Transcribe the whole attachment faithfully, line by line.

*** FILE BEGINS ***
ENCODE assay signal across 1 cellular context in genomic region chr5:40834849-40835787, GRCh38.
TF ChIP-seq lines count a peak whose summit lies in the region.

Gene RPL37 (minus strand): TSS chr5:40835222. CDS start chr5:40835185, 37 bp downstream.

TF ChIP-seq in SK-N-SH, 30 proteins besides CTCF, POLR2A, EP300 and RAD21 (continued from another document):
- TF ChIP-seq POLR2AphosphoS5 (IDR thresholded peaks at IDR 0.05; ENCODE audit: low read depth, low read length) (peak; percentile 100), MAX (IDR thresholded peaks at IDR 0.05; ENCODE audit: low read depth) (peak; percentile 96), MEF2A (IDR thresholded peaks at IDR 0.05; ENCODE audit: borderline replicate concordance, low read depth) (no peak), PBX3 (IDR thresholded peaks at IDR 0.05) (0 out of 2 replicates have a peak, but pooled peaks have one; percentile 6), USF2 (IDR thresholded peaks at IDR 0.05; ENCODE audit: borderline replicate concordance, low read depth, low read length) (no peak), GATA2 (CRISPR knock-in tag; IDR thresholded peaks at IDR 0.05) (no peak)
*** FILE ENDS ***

ENCODE assay signal across 1 cellular context in genomic region chr5:40834849-40835787, GRCh38.
TF ChIP-seq lines count a peak whose summit lies in the region.

Gene RPL37 (minus strand): TSS chr5:40835222. CDS start chr5:40835185, 37 bp downstream.

TF ChIP-seq in SK-N-SH, 30 proteins besides CTCF, POLR2A, EP300 and RAD21 (continued from another document):
- TF ChIP-seq POLR2AphosphoS5 (IDR thresholded peaks at IDR 0.05; ENCODE audit: low read depth, low read length) (peak; percentile 100), MAX (IDR thresholded peaks at IDR 0.05; ENCODE audit: low read depth) (peak; percentile 96), MEF2A (IDR thresholded peaks at IDR 0.05; ENCODE audit: borderline replicate concordance, low read depth) (no peak), PBX3 (IDR thresholded peaks at IDR 0.05) (0 out of 2 replicates have a peak, but pooled peaks have one; percentile 6), USF2 (IDR thresholded peaks at IDR 0.05; ENCODE audit: borderline replicate concordance, low read depth, low read length) (no peak), GATA2 (CRISPR knock-in tag; IDR thresholded peaks at IDR 0.05) (no peak)